he Government has urged developers to “act fairly” after some of the UK largest wind farms delayed taking up “green” Government contracts, potentially allowing them to earn hundreds of millions of pounds more from consumers during the energy crisis.
According to a new analysis, the taxpayer could be half-a-billion pounds worse off due to a recently revealed delay at just one wind farm, which generous “green” Government contracts allowed for.
Leading Tory MPs told GB News the revelations showed the Government’s energy strategy was “in tatters”.
No new wind farms have begun selling electricity to the grid at “low cost” subsidy deal prices, agreed with the Government, at expected dates since the energy crisis began—instead selling at higher market prices, GB News can reveal.
The government guaranteed the income of all new offshore wind farm developments with so-called Contracts for Difference (CfD), part of a wider push to encourage investment in Net Zero.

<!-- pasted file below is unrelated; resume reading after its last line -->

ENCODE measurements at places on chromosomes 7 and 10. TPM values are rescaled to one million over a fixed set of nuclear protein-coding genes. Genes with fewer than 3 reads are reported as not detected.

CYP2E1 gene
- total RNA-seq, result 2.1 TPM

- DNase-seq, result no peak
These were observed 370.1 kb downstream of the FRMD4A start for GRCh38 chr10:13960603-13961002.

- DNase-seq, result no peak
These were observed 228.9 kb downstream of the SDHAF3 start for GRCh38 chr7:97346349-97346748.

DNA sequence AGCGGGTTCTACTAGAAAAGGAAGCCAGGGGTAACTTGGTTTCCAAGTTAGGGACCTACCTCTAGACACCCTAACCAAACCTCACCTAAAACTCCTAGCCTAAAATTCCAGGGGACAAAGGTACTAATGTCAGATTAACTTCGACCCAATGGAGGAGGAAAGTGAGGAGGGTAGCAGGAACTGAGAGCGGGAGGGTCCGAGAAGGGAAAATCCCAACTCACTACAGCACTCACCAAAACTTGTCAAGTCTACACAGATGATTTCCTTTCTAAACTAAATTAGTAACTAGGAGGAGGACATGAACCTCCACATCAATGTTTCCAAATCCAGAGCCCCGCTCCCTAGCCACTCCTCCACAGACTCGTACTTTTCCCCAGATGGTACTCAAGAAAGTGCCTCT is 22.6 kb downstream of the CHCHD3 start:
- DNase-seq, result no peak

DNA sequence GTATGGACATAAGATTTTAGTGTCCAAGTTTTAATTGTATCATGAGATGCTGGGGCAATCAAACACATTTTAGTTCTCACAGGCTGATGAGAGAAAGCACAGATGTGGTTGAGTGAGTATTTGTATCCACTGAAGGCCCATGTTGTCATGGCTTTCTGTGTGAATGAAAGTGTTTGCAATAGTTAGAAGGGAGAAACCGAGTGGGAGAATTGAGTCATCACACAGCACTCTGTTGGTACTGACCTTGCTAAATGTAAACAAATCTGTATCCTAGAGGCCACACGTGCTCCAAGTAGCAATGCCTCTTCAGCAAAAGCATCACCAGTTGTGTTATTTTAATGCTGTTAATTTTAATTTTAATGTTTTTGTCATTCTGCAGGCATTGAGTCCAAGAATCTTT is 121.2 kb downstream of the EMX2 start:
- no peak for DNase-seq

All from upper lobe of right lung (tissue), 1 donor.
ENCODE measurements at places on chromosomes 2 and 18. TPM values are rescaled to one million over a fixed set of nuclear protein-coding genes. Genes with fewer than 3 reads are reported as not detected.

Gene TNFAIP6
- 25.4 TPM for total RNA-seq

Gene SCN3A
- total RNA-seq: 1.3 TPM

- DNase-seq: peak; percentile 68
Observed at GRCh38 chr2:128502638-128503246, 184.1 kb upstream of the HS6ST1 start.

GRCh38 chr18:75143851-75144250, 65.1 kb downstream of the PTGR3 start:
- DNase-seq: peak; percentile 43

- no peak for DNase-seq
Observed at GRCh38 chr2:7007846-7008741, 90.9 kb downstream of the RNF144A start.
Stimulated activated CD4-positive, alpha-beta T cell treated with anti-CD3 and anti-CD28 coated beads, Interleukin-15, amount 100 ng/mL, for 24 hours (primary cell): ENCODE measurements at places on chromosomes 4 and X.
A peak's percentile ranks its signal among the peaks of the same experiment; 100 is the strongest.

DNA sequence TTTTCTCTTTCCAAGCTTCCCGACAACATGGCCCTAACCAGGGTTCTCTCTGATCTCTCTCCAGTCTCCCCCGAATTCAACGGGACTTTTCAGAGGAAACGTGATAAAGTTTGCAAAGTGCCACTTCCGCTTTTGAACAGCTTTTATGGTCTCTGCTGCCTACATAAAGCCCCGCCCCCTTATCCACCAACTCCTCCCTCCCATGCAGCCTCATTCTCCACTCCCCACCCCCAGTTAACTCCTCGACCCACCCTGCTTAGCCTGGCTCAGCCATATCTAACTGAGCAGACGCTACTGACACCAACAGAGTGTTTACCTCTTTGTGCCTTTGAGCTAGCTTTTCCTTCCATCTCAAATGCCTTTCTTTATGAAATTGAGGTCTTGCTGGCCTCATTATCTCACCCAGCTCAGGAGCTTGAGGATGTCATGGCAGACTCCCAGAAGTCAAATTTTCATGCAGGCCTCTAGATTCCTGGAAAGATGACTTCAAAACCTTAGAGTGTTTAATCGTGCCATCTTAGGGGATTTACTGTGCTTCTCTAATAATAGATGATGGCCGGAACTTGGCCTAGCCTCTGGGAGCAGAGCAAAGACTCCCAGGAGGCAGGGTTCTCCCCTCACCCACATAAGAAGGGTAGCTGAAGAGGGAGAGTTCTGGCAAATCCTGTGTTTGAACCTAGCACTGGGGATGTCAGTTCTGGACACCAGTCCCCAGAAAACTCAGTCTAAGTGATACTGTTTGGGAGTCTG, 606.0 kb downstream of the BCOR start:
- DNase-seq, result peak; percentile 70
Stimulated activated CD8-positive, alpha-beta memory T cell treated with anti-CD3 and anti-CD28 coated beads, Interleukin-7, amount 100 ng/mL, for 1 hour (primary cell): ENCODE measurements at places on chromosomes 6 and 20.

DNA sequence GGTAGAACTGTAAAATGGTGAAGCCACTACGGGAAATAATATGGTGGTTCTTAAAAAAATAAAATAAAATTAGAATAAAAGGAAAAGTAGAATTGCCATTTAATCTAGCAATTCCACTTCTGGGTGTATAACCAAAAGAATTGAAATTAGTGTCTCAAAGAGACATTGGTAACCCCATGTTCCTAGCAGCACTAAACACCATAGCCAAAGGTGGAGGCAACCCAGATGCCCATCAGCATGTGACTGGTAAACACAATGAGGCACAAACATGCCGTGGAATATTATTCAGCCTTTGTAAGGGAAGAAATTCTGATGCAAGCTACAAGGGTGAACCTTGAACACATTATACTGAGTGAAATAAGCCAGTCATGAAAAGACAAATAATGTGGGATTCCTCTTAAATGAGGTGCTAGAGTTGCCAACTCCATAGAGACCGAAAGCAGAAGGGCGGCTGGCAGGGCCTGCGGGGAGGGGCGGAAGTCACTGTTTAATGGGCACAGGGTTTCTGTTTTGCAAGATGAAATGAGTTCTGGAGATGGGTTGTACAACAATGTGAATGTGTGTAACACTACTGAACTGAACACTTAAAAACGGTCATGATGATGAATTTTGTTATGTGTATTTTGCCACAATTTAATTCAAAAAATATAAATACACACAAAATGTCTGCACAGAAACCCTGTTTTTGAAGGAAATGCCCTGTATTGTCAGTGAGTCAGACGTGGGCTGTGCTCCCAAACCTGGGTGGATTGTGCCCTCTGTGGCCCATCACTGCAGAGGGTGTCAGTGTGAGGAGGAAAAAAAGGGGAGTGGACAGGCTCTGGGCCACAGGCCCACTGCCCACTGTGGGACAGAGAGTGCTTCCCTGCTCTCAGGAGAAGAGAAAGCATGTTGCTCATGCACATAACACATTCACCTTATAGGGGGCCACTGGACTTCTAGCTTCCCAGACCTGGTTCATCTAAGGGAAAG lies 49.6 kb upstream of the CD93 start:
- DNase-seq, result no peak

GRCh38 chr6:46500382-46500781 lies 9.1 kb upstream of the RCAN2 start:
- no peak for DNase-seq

The contracts mean consumers pay windfarms a subsidy if market prices are low, and wind farms pay money back if they are high.
Since the start of the energy price crisis, several newly completed wind farms have delayed taking up their CfDs, pushing them back by a year from dates listed on the database of the Low Carbon Contracts Company, which manages subsidy deals for the government.
There is no suggestion that the developers are doing anything wrong. CfD contracts allow delays of up to three years and are generally flexible and generous to developers.
But critics of government policy told GB News CfDs mean the bulk of financial risk is put on consumers, not investors. And by allowing for delays, the government has allowed developers to earn massive extra profits as consumers struggle to pay bills.
In fact, since energy prices soared last autumn, no new renewables capacity has been added to the CfD scheme. Every renewable generator that had been expected to start selling at a CfD price 2022 has now been delayed until 2023, and they could push the date back even more.
This means power is being sold to consumers more expensively than expected despite the government giving assurances that wind farms backed by CfDs are cheap and bring prices down.